“Once, I visited the home of the Chazon Ish,” related Rav Yaakov Galinsky, the renowned maggid from Bnei Brak. “The year was 1950, when there was a great influx of Jews to Eretz Yisroel from Yemen. I found the Chazon Ish looking with great concentration into an old antique Sefer Torah that was open before him on the table. He was so totally engrossed that he did not notice when I entered. Of course, I didn’t want to disturb him, so I waited there quietly, just taking in the sight of the gadol hador absorbed in a matter of kedusha. A lengthy while passed before he finally lifted his head and his face reflected simcha, light shining from his eyes.
“I worked up the courage to ask, ‘Rebbi, what is this simcha all about?’
“He told me, ‘The Jews of Yemen have a mesorah that when the nevi’im warned the nation about Churban Bayis Rishon and the golus that was rapidly approaching, their ancestors got up and moved to Yemen before the calamity would arrive. Their kehillah has now been in existence for 2,500 years and they brought with them to Eretz Yisroel an ancient Sefer Torah in existence from the time they settled in exile… A Sefer Torah that is 2,500 years old!
“‘I asked them if I could see it,’ said the Chazon Ish. ‘Take a look at every single letter, one after another. They are exactly the way they are in our Sifrei Torah today, without the slightest change whatsoever. Praiseworthy is the people for whom this is so… One long chain that stretches from Maamad Har Sinai to this day! If I would have the strength, I would stand up and dance with this Sefer Torah right now.’”
There are many reasons to celebrate on the Yom Tov of Shavuos, when our position as the Am Hanivchar became solidified, when we received the precious legacy that has kept us connected to Hashem and united as a nation, maintaining its identity throughout three millennia. This despite the hardships and exiles, the persecution and torture that we face throughout our history. Because the Torah is eternal, and the people who hold onto it are the eternal nation.
The Chofetz Chaim was wont to say: “We have to be emotionally moved when we remember that Moshe Rabbeinu donned the very same tefillin that we do and kept the very same Shabbos that we do. From that generation until now, the flame continues to burn and is transmitted in its purity from generation to generation.”
But there is an added dimension to our happiness.
“And Hashem created the great sea-giants” (Bereishis 1:21). Rashi quotes the Medrash, which says that this refers to the great Livyoson and its mate. Hashem saw that if they reproduce and multiply, they would be a menace to the world and it could not continue to exist, so He killed the female and salted it to preserve it for the future, when tzaddikim will merit eating from it.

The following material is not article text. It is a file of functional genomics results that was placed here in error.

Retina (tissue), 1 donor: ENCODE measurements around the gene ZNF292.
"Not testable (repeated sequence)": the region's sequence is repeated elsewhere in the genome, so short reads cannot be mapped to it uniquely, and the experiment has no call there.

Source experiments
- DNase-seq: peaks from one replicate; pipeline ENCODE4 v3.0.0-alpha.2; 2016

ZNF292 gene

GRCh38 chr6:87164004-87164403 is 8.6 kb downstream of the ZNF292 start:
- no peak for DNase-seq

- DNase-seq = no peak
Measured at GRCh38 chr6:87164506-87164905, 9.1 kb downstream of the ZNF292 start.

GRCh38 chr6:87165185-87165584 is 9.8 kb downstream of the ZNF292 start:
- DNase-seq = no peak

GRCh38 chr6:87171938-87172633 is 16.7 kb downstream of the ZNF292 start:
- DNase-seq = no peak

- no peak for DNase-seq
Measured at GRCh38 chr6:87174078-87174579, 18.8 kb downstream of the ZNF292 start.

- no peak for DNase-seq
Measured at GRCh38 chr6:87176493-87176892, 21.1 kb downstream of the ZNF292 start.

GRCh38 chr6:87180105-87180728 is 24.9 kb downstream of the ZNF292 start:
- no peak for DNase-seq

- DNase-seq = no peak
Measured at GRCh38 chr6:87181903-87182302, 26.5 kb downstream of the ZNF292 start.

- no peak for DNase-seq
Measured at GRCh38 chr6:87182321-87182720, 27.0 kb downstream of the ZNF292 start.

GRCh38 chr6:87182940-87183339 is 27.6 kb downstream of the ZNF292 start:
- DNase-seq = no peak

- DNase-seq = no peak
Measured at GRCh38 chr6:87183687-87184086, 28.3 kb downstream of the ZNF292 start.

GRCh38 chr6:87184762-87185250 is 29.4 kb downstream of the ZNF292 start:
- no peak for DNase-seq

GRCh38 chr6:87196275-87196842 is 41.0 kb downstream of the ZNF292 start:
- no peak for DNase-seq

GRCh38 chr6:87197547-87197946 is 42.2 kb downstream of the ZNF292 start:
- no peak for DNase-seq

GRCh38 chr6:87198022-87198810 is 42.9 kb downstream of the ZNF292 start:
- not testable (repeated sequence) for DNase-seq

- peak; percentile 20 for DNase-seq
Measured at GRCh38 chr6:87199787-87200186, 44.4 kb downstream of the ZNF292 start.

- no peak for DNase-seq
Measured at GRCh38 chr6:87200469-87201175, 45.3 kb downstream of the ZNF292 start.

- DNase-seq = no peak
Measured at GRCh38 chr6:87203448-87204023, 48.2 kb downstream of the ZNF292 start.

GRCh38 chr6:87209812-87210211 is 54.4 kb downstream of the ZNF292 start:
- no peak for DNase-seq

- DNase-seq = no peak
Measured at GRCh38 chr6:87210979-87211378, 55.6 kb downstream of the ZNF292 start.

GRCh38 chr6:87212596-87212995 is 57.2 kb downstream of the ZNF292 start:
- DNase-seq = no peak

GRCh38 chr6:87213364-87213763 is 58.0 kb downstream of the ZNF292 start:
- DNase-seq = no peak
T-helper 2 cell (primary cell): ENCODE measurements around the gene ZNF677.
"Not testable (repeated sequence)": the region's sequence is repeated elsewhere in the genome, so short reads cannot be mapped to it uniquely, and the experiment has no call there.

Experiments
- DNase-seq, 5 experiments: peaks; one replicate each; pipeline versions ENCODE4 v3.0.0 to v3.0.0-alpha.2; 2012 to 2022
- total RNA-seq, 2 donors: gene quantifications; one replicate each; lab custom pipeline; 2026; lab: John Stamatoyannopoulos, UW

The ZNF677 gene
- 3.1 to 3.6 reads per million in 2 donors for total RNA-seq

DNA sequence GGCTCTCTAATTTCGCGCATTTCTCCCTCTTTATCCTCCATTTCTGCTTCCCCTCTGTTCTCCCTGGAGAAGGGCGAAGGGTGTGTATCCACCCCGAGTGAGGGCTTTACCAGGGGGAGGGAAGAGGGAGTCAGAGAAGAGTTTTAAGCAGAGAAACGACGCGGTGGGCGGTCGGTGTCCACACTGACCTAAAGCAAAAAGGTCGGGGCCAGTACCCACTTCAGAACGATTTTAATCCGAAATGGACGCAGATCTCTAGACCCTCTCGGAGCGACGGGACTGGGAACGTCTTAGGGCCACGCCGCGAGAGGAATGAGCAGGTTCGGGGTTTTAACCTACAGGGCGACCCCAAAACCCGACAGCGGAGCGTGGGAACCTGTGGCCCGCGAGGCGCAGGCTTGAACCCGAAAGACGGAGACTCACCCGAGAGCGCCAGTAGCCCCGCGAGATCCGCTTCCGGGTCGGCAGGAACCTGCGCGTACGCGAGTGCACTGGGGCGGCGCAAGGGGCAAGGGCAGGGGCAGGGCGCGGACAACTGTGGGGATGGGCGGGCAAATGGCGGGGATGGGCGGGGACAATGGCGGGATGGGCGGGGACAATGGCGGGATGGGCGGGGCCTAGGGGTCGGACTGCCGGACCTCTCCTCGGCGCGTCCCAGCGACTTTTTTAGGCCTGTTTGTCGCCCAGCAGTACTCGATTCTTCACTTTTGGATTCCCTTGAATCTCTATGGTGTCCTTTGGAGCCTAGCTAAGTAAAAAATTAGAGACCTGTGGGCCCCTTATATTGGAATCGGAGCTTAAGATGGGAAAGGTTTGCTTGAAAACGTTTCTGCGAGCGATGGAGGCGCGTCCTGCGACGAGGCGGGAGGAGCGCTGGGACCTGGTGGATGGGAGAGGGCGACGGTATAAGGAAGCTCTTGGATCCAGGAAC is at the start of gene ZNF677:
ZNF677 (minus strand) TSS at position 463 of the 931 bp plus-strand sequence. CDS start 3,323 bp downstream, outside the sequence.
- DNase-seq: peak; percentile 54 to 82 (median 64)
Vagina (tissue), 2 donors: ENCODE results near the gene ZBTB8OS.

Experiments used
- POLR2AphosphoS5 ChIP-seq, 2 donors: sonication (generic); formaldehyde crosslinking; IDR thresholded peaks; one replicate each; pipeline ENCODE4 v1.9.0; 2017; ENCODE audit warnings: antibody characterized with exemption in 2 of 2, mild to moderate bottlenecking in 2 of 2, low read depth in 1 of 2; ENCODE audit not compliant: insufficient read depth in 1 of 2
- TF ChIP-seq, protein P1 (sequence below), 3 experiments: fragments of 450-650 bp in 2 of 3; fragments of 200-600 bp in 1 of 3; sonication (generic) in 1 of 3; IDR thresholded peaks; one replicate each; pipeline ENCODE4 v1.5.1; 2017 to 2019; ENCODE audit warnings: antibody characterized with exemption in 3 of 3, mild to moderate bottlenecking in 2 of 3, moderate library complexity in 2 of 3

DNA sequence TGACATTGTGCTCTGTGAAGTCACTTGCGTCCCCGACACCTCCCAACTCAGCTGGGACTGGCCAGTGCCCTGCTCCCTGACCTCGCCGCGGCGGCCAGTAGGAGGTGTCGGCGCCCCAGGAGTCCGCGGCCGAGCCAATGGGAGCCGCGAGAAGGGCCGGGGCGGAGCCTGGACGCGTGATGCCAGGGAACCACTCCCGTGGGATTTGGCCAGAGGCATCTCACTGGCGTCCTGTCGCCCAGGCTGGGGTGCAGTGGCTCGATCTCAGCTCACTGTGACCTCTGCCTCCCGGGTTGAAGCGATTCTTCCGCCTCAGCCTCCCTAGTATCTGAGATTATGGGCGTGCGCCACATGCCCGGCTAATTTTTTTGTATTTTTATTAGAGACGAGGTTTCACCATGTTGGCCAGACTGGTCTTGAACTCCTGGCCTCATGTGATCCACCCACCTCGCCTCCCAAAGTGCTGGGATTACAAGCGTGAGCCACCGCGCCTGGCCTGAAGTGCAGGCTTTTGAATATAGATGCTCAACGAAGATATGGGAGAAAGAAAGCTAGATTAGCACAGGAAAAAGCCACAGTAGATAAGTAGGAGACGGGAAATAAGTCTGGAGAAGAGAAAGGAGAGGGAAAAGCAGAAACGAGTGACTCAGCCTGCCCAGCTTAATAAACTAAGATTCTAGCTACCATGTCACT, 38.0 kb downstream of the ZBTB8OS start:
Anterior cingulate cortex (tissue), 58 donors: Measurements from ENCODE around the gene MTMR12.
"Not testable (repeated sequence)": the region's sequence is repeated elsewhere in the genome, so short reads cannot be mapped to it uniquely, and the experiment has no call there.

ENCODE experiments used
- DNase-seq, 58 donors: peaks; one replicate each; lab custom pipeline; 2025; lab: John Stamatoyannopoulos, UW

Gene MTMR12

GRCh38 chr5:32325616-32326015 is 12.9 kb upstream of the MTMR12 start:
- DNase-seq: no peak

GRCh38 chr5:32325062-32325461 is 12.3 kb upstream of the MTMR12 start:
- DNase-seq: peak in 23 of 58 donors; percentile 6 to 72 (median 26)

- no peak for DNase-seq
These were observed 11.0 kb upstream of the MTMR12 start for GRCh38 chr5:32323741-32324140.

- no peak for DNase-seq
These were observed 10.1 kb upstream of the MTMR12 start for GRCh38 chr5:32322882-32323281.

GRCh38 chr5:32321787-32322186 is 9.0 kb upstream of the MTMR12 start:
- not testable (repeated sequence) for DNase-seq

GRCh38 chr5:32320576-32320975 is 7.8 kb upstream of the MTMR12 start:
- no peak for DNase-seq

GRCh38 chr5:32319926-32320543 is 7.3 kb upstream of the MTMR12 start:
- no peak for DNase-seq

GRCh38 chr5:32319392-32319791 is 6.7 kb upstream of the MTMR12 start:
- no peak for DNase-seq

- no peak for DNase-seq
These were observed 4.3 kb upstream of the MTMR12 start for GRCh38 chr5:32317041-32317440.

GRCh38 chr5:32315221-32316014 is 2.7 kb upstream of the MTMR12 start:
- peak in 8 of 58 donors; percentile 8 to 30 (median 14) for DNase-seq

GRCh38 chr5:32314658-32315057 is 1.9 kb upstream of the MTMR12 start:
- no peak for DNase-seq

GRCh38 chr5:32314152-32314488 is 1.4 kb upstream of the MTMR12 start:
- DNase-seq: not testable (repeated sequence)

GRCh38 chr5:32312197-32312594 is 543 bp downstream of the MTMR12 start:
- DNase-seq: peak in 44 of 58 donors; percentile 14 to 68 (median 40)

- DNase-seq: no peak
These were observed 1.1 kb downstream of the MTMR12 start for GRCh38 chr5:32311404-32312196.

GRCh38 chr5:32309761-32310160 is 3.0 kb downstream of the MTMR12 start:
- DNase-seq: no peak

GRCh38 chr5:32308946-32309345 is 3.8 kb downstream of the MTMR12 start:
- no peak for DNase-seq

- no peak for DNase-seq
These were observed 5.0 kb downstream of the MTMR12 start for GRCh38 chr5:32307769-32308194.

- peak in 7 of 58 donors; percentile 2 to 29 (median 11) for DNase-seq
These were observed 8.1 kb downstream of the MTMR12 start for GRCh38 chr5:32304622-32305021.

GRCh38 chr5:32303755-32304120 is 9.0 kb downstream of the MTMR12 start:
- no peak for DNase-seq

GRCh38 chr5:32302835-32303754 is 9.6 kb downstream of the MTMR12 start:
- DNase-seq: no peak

The Chofetz Chaim asks: Why did Hashem have to set aside food for tzaddikim from the six days of creation and thereby have to add salt and preserve it for all these years to prevent it from spoiling? Aren’t there enough tasty fish in the sea to provide fresh ones when the time of that special seudah arrives? Why would it be necessary to serve a fish that was dead from way back then?
The answer is that there is something special about an original creation made directly by the hands of Hakadosh Boruch Hu. It has much more loftiness, a stronger taste, and a greater nutritional potency than its offspring produced over many generations. For although they are all born through the power of Hashem, who recreates maaseh bereishis every day, still, the fish that fertilize the offspring and the mother that laid the eggs also had a part in their birth. The very first creation made only by Hashem is superior in both holiness and nutrition.
Similarly, the novi says, “No eye has ever seen a god, except for You who acted for those who trust in Him” (Yeshayah 64:3). Chazal say that this refers to special wine that has been preserved in its grapes from the six days of creation that will be served to tzaddikim in the future (Brachos 34b). Now, there are countless expert wineries that produce world-class kosher wines. Why the need for the ancient ones? Because they are the original, straight from the hands of the Borei Olam, with no one in between to compromise its full potency.
Do we possess anything nowadays that is a direct creation of Hashem? Yes we do, says the Chofetz Chaim. It is the holy Torah itself, coming to this world directly from the mouth of Hashem. The Gemara says that the very first word of the Aseres Hadibros, Anochi, is an abbreviation of the words “Ana nafshi kesivas yeshivas – I Myself wrote the Torah and gave it” (Shabbos 105a).
If so, says the Chofetz Chaim, if with material creations there is a great advantage in having the original for its physical and spiritual effectiveness, then, kal vachomer many thousands of times over, how great and exalted is the holy Torah, and how powerful it is to transform a person and to sanctify him in a sublime way, for besides its ruchniyus, it is the original, and that is something very special. It gives us new insight into what we should celebrate on Shavuos, the time we received the Torah.